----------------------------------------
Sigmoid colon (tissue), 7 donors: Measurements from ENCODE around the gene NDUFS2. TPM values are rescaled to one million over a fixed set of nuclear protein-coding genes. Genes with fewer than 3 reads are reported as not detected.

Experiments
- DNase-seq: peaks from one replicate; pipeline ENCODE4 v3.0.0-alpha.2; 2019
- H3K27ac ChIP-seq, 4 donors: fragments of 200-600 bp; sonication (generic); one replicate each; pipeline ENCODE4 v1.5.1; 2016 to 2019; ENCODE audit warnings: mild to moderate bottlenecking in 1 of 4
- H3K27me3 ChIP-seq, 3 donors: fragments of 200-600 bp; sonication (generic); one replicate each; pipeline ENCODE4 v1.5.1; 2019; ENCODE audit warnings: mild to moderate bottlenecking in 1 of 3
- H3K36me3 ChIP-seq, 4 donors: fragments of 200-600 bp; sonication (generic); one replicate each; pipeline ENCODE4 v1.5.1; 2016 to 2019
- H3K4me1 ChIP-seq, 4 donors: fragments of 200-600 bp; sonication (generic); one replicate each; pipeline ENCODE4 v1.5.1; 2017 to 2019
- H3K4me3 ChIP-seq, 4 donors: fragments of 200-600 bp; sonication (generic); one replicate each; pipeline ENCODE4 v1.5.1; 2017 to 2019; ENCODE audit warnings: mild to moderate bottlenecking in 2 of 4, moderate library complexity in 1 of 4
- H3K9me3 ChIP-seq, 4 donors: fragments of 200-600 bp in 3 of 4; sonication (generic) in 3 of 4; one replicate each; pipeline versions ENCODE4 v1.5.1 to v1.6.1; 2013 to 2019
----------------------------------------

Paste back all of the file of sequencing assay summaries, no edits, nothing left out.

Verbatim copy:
Sigmoid colon (tissue), 7 donors: Measurements from ENCODE around the gene NDUFS2. TPM values are rescaled to one million over a fixed set of nuclear protein-coding genes. Genes with fewer than 3 reads are reported as not detected.

Experiments
- DNase-seq: peaks from one replicate; pipeline ENCODE4 v3.0.0-alpha.2; 2019
- H3K27ac ChIP-seq, 4 donors: fragments of 200-600 bp; sonication (generic); one replicate each; pipeline ENCODE4 v1.5.1; 2016 to 2019; ENCODE audit warnings: mild to moderate bottlenecking in 1 of 4
- H3K27me3 ChIP-seq, 3 donors: fragments of 200-600 bp; sonication (generic); one replicate each; pipeline ENCODE4 v1.5.1; 2019; ENCODE audit warnings: mild to moderate bottlenecking in 1 of 3
- H3K36me3 ChIP-seq, 4 donors: fragments of 200-600 bp; sonication (generic); one replicate each; pipeline ENCODE4 v1.5.1; 2016 to 2019
- H3K4me1 ChIP-seq, 4 donors: fragments of 200-600 bp; sonication (generic); one replicate each; pipeline ENCODE4 v1.5.1; 2017 to 2019
- H3K4me3 ChIP-seq, 4 donors: fragments of 200-600 bp; sonication (generic); one replicate each; pipeline ENCODE4 v1.5.1; 2017 to 2019; ENCODE audit warnings: mild to moderate bottlenecking in 2 of 4, moderate library complexity in 1 of 4
- H3K9me3 ChIP-seq, 4 donors: fragments of 200-600 bp in 3 of 4; sonication (generic) in 3 of 4; one replicate each; pipeline versions ENCODE4 v1.5.1 to v1.6.1; 2013 to 2019